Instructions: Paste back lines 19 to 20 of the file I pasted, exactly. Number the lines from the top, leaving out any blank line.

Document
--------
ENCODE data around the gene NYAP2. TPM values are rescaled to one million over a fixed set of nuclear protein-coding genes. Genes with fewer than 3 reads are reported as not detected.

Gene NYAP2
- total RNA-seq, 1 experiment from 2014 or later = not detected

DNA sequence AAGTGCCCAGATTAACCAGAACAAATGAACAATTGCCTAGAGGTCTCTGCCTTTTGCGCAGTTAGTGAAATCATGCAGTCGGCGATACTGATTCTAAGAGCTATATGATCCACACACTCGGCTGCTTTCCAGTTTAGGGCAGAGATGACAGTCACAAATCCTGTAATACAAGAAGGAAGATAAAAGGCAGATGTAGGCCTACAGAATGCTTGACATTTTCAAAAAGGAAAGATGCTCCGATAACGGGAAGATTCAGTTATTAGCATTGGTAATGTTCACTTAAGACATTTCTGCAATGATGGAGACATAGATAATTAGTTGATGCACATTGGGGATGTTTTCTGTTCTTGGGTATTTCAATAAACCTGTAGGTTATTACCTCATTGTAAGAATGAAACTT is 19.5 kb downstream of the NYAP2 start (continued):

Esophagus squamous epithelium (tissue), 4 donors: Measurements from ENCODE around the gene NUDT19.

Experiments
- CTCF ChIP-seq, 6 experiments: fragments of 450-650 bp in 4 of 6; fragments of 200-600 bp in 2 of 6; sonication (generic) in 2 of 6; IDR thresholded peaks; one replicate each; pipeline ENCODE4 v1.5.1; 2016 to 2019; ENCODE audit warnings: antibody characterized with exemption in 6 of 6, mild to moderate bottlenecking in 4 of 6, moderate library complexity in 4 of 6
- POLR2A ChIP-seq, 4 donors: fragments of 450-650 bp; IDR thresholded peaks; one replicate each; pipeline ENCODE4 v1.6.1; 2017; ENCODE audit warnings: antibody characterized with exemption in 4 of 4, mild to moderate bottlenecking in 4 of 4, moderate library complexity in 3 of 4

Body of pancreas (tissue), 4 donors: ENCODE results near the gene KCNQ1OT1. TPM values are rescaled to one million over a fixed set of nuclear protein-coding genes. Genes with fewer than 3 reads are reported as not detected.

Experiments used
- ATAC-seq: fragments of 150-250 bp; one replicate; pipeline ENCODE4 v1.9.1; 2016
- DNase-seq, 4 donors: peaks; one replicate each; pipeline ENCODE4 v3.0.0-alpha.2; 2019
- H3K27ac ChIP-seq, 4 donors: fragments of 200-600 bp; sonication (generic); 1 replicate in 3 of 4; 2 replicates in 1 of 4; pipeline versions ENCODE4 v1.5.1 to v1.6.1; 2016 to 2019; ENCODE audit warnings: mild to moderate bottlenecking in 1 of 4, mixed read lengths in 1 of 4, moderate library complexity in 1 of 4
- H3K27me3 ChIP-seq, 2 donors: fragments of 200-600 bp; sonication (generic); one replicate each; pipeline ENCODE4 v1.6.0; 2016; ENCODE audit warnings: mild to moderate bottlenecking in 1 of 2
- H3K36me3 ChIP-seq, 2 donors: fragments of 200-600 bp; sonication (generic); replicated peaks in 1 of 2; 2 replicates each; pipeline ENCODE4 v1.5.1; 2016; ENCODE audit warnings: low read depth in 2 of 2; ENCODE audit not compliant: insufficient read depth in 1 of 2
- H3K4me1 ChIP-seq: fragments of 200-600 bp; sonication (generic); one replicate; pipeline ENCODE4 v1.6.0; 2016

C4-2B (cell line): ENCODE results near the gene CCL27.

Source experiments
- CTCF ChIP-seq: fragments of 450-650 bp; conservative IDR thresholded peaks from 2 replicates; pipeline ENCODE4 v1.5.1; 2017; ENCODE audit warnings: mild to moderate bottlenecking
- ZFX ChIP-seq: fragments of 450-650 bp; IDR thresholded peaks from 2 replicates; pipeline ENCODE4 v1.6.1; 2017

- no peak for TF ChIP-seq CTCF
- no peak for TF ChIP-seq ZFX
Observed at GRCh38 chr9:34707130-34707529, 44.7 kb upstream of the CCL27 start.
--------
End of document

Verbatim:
- CTCF ChIP-seq: fragments of 450-650 bp; conservative IDR thresholded peaks from 2 replicates; pipeline ENCODE4 v1.5.1; 2017; ENCODE audit warnings: mild to moderate bottlenecking
- ZFX ChIP-seq: fragments of 450-650 bp; IDR thresholded peaks from 2 replicates; pipeline ENCODE4 v1.6.1; 2017